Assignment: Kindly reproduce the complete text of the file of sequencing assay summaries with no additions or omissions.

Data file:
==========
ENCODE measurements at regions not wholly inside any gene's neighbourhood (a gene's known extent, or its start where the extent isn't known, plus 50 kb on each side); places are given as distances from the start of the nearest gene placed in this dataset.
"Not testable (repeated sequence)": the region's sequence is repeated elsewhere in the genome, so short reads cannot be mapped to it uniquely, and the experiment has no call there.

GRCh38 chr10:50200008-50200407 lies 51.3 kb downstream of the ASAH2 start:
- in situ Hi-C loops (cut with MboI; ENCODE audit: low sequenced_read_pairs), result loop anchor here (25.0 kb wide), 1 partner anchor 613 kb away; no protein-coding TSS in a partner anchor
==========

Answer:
ENCODE measurements at regions not wholly inside any gene's neighbourhood (a gene's known extent, or its start where the extent isn't known, plus 50 kb on each side); places are given as distances from the start of the nearest gene placed in this dataset.
"Not testable (repeated sequence)": the region's sequence is repeated elsewhere in the genome, so short reads cannot be mapped to it uniquely, and the experiment has no call there.

GRCh38 chr10:50200008-50200407 lies 51.3 kb downstream of the ASAH2 start:
- in situ Hi-C loops (cut with MboI; ENCODE audit: low sequenced_read_pairs), result loop anchor here (25.0 kb wide), 1 partner anchor 613 kb away; no protein-coding TSS in a partner anchor